*I also liked some of the other stories, if not as much as those. “Autogenic Dreaming: Interview with the Columns of Clouds” from TOBI Hirotaka, is interesting for its complex and intelligent look at the implications of Google Books (or rather, Goedel's Entangled Library) and the indexing of all of Human Knowledge, as filtered through the ideas of a serial killer. “Chitai Heiki Koronbīn” by David Moles was fun in the way it turns the Japanese Manga stalwart of teens in giant robots fighting evil invaders inside out. The requisite Keikaku Itoh story, "The Indifference Engine" was deep and its big ideas about race, war, hatred, and humanity/inhumanit filled out nicely, but the translation left much to be desired, in my opinion. I'll have to track down the original to find out what the Japanese for "Fuuuuuuuuuuuck that" [sic] is. (I counted, that's 11 "u"s.)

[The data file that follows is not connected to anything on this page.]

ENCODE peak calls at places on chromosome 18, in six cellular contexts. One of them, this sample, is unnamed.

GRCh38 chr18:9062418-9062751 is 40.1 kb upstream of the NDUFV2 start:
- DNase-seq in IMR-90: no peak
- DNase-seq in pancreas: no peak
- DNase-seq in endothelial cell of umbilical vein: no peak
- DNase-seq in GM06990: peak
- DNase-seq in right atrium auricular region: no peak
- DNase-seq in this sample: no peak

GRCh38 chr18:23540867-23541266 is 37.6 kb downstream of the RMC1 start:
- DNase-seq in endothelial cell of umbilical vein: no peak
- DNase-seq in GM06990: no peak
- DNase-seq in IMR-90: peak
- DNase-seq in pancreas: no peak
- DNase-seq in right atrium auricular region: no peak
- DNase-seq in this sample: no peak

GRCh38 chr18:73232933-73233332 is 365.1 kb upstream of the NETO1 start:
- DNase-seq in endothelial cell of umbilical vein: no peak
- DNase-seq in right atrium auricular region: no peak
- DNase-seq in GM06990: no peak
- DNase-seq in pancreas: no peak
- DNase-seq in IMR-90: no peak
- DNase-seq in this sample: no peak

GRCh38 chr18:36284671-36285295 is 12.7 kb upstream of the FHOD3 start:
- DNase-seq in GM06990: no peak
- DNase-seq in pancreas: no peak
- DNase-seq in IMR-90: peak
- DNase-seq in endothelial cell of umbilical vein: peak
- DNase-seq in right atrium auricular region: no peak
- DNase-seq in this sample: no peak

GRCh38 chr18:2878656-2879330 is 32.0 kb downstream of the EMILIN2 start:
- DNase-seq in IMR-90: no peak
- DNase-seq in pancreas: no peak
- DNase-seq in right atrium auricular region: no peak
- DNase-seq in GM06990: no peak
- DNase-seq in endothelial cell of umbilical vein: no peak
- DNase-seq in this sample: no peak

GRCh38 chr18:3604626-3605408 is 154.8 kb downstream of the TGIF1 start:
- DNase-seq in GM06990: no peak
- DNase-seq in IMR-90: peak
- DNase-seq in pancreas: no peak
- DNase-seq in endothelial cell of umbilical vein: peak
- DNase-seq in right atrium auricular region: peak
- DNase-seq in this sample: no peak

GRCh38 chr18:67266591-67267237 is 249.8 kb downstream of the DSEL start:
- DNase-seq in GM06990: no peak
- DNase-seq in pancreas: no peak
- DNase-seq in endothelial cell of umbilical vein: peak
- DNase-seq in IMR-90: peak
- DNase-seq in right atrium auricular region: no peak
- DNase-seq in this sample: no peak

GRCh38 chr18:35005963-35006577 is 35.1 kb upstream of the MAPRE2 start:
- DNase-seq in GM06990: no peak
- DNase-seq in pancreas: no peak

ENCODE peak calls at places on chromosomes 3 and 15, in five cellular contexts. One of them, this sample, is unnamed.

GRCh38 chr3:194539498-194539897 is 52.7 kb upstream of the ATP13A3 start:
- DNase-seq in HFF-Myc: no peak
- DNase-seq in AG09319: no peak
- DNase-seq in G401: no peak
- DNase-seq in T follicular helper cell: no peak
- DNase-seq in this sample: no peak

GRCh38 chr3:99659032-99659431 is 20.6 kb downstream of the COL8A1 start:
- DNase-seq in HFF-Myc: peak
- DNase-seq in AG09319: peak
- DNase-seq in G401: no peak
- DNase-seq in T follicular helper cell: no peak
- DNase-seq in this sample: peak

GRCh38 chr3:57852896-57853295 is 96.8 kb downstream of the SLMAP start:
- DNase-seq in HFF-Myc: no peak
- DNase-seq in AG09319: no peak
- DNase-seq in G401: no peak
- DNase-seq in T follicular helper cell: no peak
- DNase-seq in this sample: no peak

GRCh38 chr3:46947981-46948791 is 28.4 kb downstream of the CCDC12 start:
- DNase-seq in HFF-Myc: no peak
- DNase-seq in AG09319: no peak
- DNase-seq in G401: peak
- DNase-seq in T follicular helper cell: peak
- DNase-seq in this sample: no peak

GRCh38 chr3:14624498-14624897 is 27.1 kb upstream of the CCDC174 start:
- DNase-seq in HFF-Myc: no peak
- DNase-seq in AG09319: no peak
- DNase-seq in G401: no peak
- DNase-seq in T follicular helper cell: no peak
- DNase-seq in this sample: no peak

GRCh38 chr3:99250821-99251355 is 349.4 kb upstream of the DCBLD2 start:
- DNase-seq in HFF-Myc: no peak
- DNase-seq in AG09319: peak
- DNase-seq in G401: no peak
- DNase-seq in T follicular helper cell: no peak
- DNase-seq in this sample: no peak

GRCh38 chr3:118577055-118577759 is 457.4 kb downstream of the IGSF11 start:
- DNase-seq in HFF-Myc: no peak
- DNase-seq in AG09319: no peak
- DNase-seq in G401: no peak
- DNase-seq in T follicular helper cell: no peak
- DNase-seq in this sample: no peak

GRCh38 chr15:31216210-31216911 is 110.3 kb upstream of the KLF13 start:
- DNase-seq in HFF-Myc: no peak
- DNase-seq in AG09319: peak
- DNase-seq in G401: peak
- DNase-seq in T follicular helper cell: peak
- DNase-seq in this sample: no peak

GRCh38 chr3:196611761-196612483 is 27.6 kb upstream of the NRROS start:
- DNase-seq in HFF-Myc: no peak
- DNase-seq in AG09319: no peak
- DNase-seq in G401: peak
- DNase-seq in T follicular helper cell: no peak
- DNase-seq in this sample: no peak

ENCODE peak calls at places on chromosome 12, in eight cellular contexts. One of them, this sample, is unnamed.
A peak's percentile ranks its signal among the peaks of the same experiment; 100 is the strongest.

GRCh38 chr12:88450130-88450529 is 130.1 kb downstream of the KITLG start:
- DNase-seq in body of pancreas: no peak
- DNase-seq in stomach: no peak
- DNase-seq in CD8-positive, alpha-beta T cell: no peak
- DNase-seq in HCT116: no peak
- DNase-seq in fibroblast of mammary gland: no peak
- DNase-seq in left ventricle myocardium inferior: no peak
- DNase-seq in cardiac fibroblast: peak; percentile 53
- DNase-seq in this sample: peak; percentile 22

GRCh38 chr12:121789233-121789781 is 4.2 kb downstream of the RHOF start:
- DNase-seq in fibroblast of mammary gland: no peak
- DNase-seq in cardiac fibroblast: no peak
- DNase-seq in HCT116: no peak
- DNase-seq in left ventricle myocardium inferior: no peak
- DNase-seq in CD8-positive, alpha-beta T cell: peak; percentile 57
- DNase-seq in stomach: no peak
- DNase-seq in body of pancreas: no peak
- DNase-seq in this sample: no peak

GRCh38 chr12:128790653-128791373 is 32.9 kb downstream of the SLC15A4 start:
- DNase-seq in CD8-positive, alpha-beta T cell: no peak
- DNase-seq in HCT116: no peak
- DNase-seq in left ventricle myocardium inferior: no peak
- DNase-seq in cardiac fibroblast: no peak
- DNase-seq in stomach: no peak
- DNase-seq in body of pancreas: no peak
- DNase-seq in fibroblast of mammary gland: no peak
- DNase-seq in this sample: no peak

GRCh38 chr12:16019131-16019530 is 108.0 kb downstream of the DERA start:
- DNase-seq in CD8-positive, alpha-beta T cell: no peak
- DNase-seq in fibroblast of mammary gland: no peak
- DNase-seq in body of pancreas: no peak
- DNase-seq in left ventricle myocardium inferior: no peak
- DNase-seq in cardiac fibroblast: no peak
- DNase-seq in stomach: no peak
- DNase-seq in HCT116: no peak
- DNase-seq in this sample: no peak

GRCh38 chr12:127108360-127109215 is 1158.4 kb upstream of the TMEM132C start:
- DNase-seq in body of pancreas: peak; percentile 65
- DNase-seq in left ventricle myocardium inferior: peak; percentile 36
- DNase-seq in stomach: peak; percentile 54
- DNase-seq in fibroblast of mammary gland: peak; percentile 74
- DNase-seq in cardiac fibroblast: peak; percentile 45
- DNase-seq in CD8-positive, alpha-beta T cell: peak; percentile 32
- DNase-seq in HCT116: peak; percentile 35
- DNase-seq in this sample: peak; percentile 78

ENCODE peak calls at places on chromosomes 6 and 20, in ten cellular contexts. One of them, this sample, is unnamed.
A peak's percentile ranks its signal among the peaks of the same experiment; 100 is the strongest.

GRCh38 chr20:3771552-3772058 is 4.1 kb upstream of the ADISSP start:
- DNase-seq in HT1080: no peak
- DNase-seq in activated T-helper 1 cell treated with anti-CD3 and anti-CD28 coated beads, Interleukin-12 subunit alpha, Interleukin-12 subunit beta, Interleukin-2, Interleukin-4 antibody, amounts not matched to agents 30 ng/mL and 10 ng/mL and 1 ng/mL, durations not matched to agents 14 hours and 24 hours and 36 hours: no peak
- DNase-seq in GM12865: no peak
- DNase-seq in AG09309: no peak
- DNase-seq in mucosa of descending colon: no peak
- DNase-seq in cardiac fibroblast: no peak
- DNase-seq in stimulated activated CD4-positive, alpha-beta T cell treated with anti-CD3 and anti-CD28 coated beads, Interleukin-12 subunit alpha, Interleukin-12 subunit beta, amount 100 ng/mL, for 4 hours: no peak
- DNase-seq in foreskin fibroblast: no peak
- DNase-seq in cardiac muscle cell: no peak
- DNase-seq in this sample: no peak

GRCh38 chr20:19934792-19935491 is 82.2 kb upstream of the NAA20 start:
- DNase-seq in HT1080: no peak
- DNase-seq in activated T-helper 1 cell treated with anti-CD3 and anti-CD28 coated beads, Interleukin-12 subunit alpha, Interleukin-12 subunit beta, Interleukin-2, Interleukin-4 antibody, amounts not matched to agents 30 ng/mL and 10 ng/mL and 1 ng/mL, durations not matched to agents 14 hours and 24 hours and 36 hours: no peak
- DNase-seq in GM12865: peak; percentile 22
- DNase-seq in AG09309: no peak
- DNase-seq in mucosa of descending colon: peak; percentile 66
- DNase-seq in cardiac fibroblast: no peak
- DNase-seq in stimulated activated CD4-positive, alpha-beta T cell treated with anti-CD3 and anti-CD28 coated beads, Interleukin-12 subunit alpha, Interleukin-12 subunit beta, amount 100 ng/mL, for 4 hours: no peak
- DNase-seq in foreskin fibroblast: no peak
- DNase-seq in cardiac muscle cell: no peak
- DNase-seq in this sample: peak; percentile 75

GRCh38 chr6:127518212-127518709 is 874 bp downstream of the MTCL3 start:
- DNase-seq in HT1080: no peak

Most of the other stories were kind of OK, except for:
*"Mono no Aware" bu Ken Liu. I'm sure the writer is a good guy, someone who cares deeply about what he does. I applaud the dedication to writing that it must have taken to become a published writer. But this story is so very, very bad.
Listen, it takes a lot of things to be a writer. I try to have them, but I assume I don't because I've basically given up submitting stories. So I want very much not to be one of those stone throwing readers; my house is made of very thin glass. However, when I read this story, I felt like a crazy person. How can this be published? How can it be published under the eye of the guy who was so recently talking about "Superior and Inferior Writers?"
The fundamental problems of this story are, it imagines a Japan populated by people who have never lived, anywhere. It uses cliches and stereotypes to describe that nation, and it shows a tin-ear for dialogue and a lack of even the most basic understanding of human relationships.